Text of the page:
“Tourism is a big industry and I’d ask Janet Mills to make a push on Maine tourism, to let visitors know Maine is a very welcoming state to come to,” said Nadeau, a Navy veteran who in his late teens was an engine room machinist’s mate on a destroyer.

“We used to get a lot of Canadians,” he said. “Now the only reason they come to us is [when] they have business here. It’s a combination of the Trump tariffs and ugliness that has come forward. Janet Mills needs to tell Canada [that] Maine is a good place to visit.”

But an even bigger request for the state is to ask her to not alienate LePage supporters, listen to the voters and not ostracize anyone.

“I never voted for LePage. Not everything he’s done is absolutely wrong but the way he did things was wrong,” he said.

He said Mills should put into place all referendums approved by the voters.

“She has the obligation to implement those things,” he said. That includes ranked-choice voting for all races, expanded Medicaid as the voters wanted and funding schools properly.

“And she has an opportunity to embrace the moderates, be inclusive, get rid of the extremes and really reach across the aisle,” he said.

A helping hand

In her action plan for Maine’s economic future, Mills said that for veterans she would improve access to medical care and work to ensure that no veteran is homeless. She also said she would provide grants to help veterans grow small businesses.

That’s something Col. Jack Mosher, 53, would like from Mills: more help for nonprofits like his that are running on a shoestring and training for veterans wanting to start businesses.

Mosher, a retired chief of staff of the Maine National Guard who has put 30 years into the military, retired in 2015 and formed Gold Star Outfitters, a nonprofit, adaptive outdoor experience for disabled veterans on China Lake.

He partners with other organizations focused on helping injured veterans in Maine, including Project Healing Waters Fly Fishing, the Travis Mills Foundation Veterans Retreat and House in the Woods.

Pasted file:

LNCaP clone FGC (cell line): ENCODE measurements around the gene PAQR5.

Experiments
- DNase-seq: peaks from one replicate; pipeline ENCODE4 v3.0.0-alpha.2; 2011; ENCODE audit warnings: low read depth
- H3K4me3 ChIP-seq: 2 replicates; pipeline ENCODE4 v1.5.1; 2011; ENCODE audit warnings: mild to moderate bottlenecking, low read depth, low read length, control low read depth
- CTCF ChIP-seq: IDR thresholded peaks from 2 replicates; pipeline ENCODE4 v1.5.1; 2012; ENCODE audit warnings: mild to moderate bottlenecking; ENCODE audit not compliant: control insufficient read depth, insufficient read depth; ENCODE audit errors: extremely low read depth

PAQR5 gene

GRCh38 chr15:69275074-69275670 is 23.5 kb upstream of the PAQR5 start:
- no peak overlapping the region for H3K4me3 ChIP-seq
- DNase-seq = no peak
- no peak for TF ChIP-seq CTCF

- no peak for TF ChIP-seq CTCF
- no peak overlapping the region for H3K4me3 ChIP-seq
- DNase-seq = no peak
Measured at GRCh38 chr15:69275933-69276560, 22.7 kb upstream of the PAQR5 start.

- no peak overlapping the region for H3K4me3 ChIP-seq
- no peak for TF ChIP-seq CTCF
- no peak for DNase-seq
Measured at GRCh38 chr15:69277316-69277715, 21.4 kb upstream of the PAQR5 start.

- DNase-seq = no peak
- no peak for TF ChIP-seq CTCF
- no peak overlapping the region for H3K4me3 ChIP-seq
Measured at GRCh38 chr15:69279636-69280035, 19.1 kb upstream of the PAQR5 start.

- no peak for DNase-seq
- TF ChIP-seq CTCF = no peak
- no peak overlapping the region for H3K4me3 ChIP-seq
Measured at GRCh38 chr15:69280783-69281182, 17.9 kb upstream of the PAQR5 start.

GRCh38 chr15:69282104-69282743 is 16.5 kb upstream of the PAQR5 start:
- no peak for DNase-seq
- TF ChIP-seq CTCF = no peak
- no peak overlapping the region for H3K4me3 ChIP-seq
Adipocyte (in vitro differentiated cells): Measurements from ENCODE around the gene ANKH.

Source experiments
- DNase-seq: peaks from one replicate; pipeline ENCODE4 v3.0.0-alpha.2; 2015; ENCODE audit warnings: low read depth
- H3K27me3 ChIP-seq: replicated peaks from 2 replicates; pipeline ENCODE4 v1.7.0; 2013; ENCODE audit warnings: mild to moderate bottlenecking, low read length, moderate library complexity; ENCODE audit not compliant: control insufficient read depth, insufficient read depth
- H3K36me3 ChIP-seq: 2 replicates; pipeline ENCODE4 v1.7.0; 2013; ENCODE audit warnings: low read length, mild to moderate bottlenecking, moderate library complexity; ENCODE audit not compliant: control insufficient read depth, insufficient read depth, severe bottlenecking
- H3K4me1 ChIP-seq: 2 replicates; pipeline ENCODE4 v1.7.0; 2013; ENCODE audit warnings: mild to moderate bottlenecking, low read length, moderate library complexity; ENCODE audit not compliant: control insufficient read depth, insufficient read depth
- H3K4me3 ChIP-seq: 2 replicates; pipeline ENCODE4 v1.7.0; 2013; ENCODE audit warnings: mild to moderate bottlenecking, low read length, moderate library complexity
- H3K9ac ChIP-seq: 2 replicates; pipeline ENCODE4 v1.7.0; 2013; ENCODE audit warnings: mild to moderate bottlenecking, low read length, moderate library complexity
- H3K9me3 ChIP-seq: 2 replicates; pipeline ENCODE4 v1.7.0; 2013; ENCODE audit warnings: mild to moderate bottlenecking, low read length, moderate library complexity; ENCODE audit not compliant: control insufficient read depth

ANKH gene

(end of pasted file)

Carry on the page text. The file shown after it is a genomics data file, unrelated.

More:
Mosher and his staff of Maine Guides take disabled veterans outdoors to enjoy the healing power of nature and teach them how to tie flies and cast so they can go fly fishing.

“It’s not easy to teach fly tying to someone without hands,” Mosher said, “but there are new devices to help.”

The nonprofit runs on little overhead. Mosher collaborates with his partner veteran organizations, raises money and has a small lavender farm from which he sells oil and lotion.

However, even a small helping hand can make a difference, he said, and he’d like Mills to consider that. His nonprofit, for example, was denied the state’s sales and use tax exemption because of its focus on veterans with traumatic brain injury or post-traumatic stress disorder, though Mosher said the state is currently working to rectify the exemption to apply to organizations like his.

“Janet could be more friendly to nonprofits. We need a more business friendly environment while still holding nonprofits accountable,” Mosher said.

He said small nonprofits also can give special services not available at U.S. Department of Veterans Affairs medical facilities, like taking patients outdoors.

“There’s a clinical value to being outdoors fly fishing,” he said. “I’d remind Janet of the incredible value of nonprofits.”